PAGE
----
Ronald Wetzel, Ph.D.

Professor, Department of Structural Biology, University of Pittsburgh School of Medicine; Member, Pittsburgh Institute for Neurodegenerative Diseases

Ron Wetzel received his BS from Drexel University and his PhD from the University of California, Berkeley. After postdoctoral experiences at the Max Planck Institute for Experimental Medicine, Goettingen, Germany, and at Yale University, he joined the fledgling biotechnology company Genentech in 1978. In 1989 he moved to SmithKline Beecham in King of Prussia, PA. In 1997 he took a position in the Graduate School of Medicine at the University of Tennessee in Knoxville. He moved to the University of Pittsburgh in 2006. His basic research has been funded by the Hereditary Disease Foundation, the Alzheimer’s Association, the American Health Assistance Foundation, and by the Institutes on Aging and on Neurodegenerative Disease and Stroke of the National Institutes of Health.

The Wetzel lab focuses on studies of amyloid fibrils and similar protein aggregates that have been implicated in neurodegenerative diseases such as Alzheimer’s, Huntington’s, and Parkinson’s diseases. The lab is currently concentrating on several questions, including: (a) understanding the mechanism of assembly of aggregates of the Alzheimer’s amyloid plaque peptide Aβ, and on the recently discovered ability of the same Aβ peptide to grow into amyloid fibrils of different structures, depending on growth conditions; (b) understanding the mechanism of assembly of polyglutamine sequences, important in Huntington’s disease, and on how amino acid sequences flanking the polyglutamine sequence in the disease protein modulate aggregation; (c) how the cellular environment affects aggregation pathways, and how aggregates affect cell behavior and viability. The biophysical part of the lab utilizes mass spectrometry, FTIR, CD, and fluorescence to study structure and assembly mechanisms.

Recent Publications:

  • Williams, A. D., Sega, M., Chen, M., Kheterpal, I., Geva, M., Berthelier, V., Kaleta, D. T., Cook, K.D. & Wetzel, R.  Structural properties of Aβ protofibrils stabilized by a small molecule.  Proc. Natl. Acad. Sci. USA 102: 7115-7120. 2005.
  • Bhattacharyya, A. M., Thakur, A. K. & Wetzel, R.  Polyglutamine aggregation nucleation: thermodynamics of a highly unfavorable protein folding reaction.  Proc. Natl. Acad. Sci. USA 102: 15,400-15,405. 2005.
  • Bhattacharyya, A. M., Thakur, A., Hermann, V., Thiagarajan, G., Willaims, A. D., Chellgren, B. W., Creamer, T. P. & Wetzel, R.  Oligoproline effects on polyglutamine conformation and aggregation.  J. Mol. Biol. 355: 524-535. 2006.
  • Williams, A. D. & Wetzel, R. Alanine scanning mutagenesis of Aβ(1-40) amyloid fibril stability.  J. Mol. Biol. 357: 1283-1294. 2006.
  • Kheterpal, I., Chen, M., Cook, K. D., & Wetzel, R.  Structural differences in Aβ amyloid protofibrils and fibrils mapped by hydrogen exchange – mass spectrometry with on-line proteolytic fragmentation. J. Mol. Biol.  361: 785-795. 2006.
  • Slepko, N., Bhattacharyya, A. M., Jackson, G. R., Steffan, J. S., Marsh, J. L., Thompson, L. M. & Wetzel, R.  Normal repeat length polyglutamine peptides accelerate aggregation nucleation and cytotoxicity of expanded polyglutamine proteins.  Proc. Natl. Acad. Sci. USA 103: 14367-14372. 2006.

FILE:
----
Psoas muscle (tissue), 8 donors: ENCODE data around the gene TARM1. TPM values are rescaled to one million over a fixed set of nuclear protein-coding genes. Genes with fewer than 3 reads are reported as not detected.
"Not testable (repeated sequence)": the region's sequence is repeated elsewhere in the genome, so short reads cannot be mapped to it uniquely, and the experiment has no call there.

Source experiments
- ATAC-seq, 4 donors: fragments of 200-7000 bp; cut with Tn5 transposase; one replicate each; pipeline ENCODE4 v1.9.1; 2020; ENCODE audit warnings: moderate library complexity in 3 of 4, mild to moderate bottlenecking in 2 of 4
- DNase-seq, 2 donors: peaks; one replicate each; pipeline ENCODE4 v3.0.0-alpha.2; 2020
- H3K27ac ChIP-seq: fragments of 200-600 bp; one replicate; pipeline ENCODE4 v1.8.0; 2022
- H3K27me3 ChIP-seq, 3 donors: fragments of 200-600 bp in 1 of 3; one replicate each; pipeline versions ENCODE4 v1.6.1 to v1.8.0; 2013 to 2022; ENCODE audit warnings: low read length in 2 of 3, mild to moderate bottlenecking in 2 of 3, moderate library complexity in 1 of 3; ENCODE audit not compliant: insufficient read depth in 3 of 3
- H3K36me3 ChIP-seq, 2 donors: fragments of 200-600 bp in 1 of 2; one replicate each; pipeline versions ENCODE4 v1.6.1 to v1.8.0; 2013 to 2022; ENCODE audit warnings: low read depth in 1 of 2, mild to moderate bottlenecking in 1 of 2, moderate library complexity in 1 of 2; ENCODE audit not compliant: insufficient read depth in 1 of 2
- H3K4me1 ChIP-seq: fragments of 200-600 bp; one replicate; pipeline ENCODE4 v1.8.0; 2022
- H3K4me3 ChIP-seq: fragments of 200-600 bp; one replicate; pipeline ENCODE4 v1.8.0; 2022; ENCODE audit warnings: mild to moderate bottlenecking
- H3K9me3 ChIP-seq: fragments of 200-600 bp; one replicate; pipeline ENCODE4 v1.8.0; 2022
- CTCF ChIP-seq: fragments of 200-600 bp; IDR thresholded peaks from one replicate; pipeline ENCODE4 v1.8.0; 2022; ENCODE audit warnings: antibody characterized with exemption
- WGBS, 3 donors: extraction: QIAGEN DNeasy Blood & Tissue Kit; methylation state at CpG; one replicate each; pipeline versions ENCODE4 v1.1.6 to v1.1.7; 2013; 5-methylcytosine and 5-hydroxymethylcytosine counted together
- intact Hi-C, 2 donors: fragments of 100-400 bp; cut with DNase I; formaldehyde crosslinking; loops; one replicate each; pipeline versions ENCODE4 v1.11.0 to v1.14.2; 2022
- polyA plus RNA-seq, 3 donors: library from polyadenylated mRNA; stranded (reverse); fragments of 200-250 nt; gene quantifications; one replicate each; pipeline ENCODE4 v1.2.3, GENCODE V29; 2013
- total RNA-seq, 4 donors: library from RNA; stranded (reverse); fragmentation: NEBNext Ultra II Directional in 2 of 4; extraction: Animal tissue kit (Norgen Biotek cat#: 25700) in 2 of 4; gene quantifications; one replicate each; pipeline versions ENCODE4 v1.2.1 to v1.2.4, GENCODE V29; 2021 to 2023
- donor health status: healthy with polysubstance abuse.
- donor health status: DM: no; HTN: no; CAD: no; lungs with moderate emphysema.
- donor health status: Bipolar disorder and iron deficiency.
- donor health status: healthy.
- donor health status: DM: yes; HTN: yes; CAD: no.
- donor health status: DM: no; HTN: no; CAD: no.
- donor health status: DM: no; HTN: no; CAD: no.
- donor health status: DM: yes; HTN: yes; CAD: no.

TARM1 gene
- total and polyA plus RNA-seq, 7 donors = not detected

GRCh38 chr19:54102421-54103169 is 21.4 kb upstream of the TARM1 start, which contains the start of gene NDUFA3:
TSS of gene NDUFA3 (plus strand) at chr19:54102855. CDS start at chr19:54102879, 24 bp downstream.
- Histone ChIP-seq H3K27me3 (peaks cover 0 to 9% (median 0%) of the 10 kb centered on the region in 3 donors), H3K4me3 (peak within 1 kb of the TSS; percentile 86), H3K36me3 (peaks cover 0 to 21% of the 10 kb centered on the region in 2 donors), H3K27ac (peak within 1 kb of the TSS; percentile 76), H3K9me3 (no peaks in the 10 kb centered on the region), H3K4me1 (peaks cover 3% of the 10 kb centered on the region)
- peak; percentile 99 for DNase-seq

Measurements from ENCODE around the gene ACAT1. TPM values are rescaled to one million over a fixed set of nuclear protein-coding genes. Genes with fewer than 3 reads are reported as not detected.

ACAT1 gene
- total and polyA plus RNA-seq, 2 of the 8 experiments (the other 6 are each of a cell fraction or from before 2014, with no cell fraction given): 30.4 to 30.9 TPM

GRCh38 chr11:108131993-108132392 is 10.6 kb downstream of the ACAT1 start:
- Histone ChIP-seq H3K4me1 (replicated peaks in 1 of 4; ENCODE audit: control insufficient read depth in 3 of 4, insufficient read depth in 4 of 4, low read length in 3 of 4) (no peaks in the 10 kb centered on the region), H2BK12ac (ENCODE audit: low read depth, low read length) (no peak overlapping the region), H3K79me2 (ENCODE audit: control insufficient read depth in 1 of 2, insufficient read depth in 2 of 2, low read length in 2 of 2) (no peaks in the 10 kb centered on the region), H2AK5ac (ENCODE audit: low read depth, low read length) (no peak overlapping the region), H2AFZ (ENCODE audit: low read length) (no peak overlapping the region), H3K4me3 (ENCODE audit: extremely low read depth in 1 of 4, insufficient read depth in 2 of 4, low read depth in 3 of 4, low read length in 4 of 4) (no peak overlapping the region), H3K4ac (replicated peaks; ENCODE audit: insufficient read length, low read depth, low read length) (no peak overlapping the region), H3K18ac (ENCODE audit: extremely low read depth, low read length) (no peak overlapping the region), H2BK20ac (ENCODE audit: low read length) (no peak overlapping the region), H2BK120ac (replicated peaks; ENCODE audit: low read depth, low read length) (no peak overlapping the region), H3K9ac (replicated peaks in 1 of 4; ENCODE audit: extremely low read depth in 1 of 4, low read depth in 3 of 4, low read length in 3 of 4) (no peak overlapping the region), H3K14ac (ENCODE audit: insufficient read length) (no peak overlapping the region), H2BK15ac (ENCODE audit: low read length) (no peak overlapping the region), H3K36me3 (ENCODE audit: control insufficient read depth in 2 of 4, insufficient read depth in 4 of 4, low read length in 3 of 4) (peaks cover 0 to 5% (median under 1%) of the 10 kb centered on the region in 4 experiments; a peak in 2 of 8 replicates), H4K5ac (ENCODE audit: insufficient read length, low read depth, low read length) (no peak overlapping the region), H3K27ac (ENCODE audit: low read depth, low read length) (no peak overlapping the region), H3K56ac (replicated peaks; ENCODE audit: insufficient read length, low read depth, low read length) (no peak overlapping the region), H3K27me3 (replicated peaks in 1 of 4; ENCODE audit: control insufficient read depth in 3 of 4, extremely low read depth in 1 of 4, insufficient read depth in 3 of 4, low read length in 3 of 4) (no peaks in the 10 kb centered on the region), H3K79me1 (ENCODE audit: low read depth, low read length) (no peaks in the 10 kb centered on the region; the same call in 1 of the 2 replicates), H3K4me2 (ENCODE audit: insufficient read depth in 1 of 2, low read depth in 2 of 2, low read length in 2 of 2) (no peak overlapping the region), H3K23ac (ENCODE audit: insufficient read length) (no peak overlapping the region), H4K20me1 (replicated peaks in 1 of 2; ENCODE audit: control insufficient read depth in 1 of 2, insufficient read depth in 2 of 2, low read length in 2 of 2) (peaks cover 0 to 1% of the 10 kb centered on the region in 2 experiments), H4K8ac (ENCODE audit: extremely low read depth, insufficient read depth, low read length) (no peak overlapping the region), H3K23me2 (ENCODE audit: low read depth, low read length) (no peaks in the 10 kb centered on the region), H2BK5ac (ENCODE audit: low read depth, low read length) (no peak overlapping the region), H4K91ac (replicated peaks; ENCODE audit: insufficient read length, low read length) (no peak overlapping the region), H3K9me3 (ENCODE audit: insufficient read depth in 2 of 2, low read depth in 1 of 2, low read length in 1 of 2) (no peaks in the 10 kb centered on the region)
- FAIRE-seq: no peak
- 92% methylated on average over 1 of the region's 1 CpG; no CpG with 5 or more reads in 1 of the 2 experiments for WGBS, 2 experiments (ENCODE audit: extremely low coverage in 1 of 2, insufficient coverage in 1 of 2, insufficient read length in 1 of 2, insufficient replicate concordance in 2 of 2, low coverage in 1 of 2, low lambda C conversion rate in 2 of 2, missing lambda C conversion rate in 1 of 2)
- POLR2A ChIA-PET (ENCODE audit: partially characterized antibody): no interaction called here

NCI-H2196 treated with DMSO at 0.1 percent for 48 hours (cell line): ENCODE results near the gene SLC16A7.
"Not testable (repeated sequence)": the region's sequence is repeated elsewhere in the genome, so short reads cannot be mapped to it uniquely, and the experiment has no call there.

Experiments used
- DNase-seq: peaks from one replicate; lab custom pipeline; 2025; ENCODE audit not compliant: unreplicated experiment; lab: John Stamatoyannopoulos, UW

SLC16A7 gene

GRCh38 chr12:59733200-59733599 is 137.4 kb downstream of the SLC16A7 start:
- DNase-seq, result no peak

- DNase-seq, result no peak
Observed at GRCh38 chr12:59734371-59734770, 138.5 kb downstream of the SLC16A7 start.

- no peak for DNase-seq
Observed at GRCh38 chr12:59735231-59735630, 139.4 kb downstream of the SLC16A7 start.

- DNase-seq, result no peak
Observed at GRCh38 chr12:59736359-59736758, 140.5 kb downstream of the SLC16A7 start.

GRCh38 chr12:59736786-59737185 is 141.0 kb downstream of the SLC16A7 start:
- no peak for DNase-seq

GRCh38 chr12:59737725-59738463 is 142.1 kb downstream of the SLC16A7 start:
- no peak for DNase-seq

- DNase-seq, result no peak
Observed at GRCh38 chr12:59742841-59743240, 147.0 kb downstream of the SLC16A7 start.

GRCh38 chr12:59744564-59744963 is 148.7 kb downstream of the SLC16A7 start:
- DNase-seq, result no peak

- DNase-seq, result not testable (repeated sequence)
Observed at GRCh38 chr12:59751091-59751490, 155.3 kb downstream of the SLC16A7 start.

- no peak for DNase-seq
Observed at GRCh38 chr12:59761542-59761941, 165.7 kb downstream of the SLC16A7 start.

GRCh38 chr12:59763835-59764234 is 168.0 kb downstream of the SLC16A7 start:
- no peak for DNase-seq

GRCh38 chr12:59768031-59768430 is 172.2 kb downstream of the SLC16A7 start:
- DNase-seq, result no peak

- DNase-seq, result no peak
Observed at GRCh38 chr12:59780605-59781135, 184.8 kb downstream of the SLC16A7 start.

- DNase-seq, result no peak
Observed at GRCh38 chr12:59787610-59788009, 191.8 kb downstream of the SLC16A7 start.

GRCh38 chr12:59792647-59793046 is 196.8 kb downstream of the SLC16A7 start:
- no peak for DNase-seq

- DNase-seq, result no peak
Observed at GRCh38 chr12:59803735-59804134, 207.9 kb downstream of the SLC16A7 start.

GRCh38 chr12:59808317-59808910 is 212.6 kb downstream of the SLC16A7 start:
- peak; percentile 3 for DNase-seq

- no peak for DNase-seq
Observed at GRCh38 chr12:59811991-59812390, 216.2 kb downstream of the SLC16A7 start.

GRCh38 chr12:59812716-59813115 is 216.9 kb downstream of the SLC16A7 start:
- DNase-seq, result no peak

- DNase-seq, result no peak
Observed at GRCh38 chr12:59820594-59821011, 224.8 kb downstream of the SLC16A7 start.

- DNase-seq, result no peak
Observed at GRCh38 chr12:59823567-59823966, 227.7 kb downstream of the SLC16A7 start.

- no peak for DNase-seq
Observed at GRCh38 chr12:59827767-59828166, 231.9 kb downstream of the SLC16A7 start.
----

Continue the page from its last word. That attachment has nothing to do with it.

• Crick, S. L., Jayaraman, M., Frieden, C., Wetzel, R. & Pappu, R. V. Fluorescence correlation spectroscopy shows that monomeric polyglutamine molecules form collapsed structures in aqueous solutions.  Proc. Natl. Acad. Sci. USA 103: 16764-16769. 2006.
  • Gardberg, A. S., Dice, L. T., Ou, S., Rich, R. L., Helmbrecht, E., Ko, J., Wetzel, R., Myszka, D. G., Patterson, P. H., and Dealwis, C. Molecular basis for passive immunotherapy of Alzheimer’s disease.  Proc. Natl. Acad. Sci. USA 104: 15659-15664.  2007.
  • Wetzel, R., Shivaprasad, S. & Williams, A.D.  Plasticity in amyloid fibrils.  Biochem. 46: 1-10. 2007.
  • Kodali, R. & Wetzel, R.  Polymorphism in the intermediates and products of amyloid assembly.  Curr. Opin. Str. Biol. 17: 48-57. 2007.
  • Thakur, A. K., Jayaraman, M., Mishra, R., Thakur, M., Chellgren, V. M., Byeon, I.-J., Anjum, D. H., Kodali, R., Creamer, T. P., Conway, J. F., Gronenborn, A. M., & Wetzel, R., Polyglutamine disruption of the huntingtin exon1 N-terminus triggers a complex aggregation mechanism.  Nature Str. Mol. Biol. 16: 380-389. 2009.
  • Gu, X., Greiner, E.R, Mishra, R., Kodali, R., Osmand, A., Finkbeiner, S., Steffan, J.S., Thompson, L.M., Wetzel, R., & Yang, X.W., Serines 13 and 16 are critical determinants of full-length human mutant Huntingtin induced disease pathogenesis in HD mice. Neuron 64: 828-840. 2009. PMID: 20064390.
  • Kodali, R., Williams, A.D., Chemuru, S., & Wetzel, R., Ab(1-40) forms five distinct amyloid structures whose β-sheet contents and fibril stabilities correlate. J. Mol. Biol. 401: 503-517. 2010.
  • Kar, K., Jayaraman, M., Sahoo, B., Kodali, R, & Wetzel, R., Critical nucleus size for disease- related polyglutamine aggregation is repeat length dependent.  Nature Str. Mol. Biol. 18: 328-336. 2011.
  • Sivanandam, V.N., Jayaraman, M., Hoop, C.L., Kodali, R., Wetzel, R., & van der Wel, P.C.A., The aggregation-enhancing Huntingtin N-terminus is helical in amyloid fibrils.  J. Amer. Chem. Soc. 133: 4558-4566. 2011.